|To stay healthy throughout life, you've got to move it!|
Insulin sensitivity deteriorates with inactivity. Type 2 diabetes is characterized by the body’s inability to utilize the insulin it produces. The cells of the body become insulin resistant. Insulin carries sugar from the blood into the cells of the body. Without the ability to do this, blood sugar levels rise and diabetes develops.
Type 2 diabetes is a sedentary disease, in that regular exercise reverses the damage. Insulin sensitivity increases with exercise and the cells of the body become better at taking in and processing glucose. The impact of activity on diabetes is striking. Every two hours of weekly TV watching is linked to a 14% increase in the risk of diabetes. Conversely, every hour of brisk walking per week confers a 34% lower risk of developing diabetes. That’s something to think about the next time you are too tired or busy to put on your athletic shoes.
Exercise affects the heart in several ways. Not only does it strengthen the pump, but it also impacts the pipes. In recent years, researchers have discovered that physical activity makes the lining of blood vessels more flexible, from the largest artery to the smallest capillaries. This allows blood vessels to relax, permitting more blood to be sent to the heart. Think of it in terms of pumping blood through a rubber hose instead of a concrete pipe. This is particularly important if a vessel is partially blocked.
Regular exercise also increases HDL (good) cholesterol. This is the type of cholesterol that leaves the arteries instead of sticking to them. For those who already have heart disease, exercise can lower your risk of dying from it. Take that to heart!
Active people are 25% less likely to have a stroke than sedentary folks.
Exercise affects the arteries to the brain in the same way as the heart. Most strokes occur when a blood clot gets stuck in a partially blocked artery leading to the brain. Hemorrhagic stroke occurs when a blood vessel in the brain bursts. High blood pressure is a risk factor for any type of stroke, and regular aerobic exercise lowers blood pressure in 75% of people.
If you don’t use it, you lose it. The metabolic cost of maintaining muscle is high. Muscles require a lot of energy, so if you don’t use them, they become a luxury for the body to maintain. As we age, we become increasingly inactive and lose muscle mass. Anyone can rebuild muscle with strength training. The earlier you start, the better, but even those of advanced age can benefit from carefully pumping a little iron. Strong muscles can help to prevent the frailty that makes older people lose their independence. Regular exercise is one way to stay out of a nursing home.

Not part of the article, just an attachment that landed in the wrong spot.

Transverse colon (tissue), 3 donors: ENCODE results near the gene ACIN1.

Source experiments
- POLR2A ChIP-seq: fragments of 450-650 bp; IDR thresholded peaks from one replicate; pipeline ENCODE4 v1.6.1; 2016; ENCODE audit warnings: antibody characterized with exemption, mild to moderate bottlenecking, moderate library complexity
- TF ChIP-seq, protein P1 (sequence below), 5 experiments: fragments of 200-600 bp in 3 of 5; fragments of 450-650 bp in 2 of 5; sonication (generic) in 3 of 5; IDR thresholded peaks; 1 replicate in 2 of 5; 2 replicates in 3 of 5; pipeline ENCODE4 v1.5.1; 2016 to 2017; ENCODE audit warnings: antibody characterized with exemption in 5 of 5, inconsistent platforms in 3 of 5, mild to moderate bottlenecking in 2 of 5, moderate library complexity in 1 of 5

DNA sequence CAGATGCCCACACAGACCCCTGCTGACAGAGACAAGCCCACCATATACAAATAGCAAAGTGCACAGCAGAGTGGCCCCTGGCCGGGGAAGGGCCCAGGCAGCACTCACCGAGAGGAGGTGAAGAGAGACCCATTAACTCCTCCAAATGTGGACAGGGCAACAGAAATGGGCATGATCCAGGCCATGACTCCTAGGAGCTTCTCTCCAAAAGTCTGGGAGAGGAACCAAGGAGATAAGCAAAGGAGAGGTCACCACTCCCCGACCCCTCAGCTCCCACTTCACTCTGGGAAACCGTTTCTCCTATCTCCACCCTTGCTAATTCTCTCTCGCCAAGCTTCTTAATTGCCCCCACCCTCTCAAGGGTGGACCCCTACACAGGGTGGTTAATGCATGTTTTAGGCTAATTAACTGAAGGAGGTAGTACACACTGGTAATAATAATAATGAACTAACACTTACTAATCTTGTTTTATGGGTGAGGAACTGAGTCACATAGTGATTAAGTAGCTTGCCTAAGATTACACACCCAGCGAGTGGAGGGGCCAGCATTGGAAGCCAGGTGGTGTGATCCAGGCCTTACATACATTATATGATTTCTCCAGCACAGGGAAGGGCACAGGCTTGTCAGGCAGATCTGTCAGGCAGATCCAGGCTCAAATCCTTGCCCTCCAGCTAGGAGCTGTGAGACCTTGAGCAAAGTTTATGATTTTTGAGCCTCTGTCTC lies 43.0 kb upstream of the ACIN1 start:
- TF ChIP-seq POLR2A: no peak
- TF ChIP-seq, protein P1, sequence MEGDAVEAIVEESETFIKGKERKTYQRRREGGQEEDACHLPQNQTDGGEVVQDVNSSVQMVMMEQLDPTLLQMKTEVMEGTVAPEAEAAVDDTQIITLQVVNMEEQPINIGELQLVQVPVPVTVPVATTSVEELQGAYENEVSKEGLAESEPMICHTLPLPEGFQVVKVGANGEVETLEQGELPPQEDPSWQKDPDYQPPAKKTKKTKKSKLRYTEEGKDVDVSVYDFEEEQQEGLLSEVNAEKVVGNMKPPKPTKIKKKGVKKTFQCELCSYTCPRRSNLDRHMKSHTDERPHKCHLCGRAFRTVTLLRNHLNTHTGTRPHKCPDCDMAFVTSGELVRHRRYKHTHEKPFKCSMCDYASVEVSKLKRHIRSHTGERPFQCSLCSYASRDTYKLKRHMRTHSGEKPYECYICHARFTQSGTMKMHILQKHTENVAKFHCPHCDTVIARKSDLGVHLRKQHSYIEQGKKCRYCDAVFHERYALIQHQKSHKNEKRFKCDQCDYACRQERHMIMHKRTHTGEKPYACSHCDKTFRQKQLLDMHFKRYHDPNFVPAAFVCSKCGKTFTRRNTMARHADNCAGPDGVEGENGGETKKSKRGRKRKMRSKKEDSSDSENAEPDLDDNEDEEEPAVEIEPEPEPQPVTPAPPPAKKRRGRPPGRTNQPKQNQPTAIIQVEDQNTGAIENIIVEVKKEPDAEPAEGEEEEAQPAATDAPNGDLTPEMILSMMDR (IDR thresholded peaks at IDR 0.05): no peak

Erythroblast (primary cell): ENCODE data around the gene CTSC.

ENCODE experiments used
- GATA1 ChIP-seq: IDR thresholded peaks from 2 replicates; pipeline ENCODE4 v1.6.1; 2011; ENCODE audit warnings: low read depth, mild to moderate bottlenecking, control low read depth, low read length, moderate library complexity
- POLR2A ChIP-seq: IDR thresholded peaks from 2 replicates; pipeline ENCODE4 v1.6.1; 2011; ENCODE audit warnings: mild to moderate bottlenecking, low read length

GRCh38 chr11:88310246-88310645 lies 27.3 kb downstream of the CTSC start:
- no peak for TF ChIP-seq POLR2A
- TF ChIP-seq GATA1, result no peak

Inactivity and weight gain go hand in hand. When you lose your muscle mass because of inactivity, you need less energy (calories) to maintain what is left. Due to inactivity, it becomes possible to gain weight with a modest calorie intake, and nearly impossible to lose weight. The rate of weight gain is slow, perhaps 1-5 pounds a year, but over 10 years the pounds add up and the loss of physical fitness is significant.
In order to avoid becoming overweight or obese, 45-60 minutes a day of physical activity is needed. If you’re already overweight or have lost a lot of weight, you need more – between 60-90 minutes of physical activity a day to avoid regaining weight. If this seems daunting, just 30 minutes of exercise a day is enough to reduce the risk of many chronic diseases without significant weight loss.
Bones are living tissue. Every day, minerals move in and out of our bones in response to the demands of daily living. If you stress bone, it responds. If you don’t, the balance between bone gain and loss shifts toward bone loss. Research shows that strength training preserves bone better that walking or running, and can increase bone density. The amount that a bone is stressed, or overloaded, determines whether bone formation is stimulated. A small number of repetitions (8-15) with a heavy load can do the trick.
Regular physical activity has also been shown to prevent certain types of cancer, depression, dementia, and improve immunity. If exercise were a pill, it would be called a wonder drug.
To reduce health risks associated with inactivity, at least 30 minutes of moderate-intensity aerobic exercise five days a week or 20 minutes of vigorous aerobic exercise three days a week are required. To maintain lost weight, 60-90 minutes a day of exercise is needed. To build muscle and prevent bone loss, strength train at least twice a week with a weight heavy enough to lift eight to fifteen times.
The good news is that it is never too late to start moving. People well into their 90s can benefit from regular exercise. And if you’ve been moving all along, you can reach your 90s with vitality and independence. The only “magic bullet” out there that I know of is physical activity. So commit yourself to exercise. Schedule it in your date book. As a well known athletic company says, “Just do it!”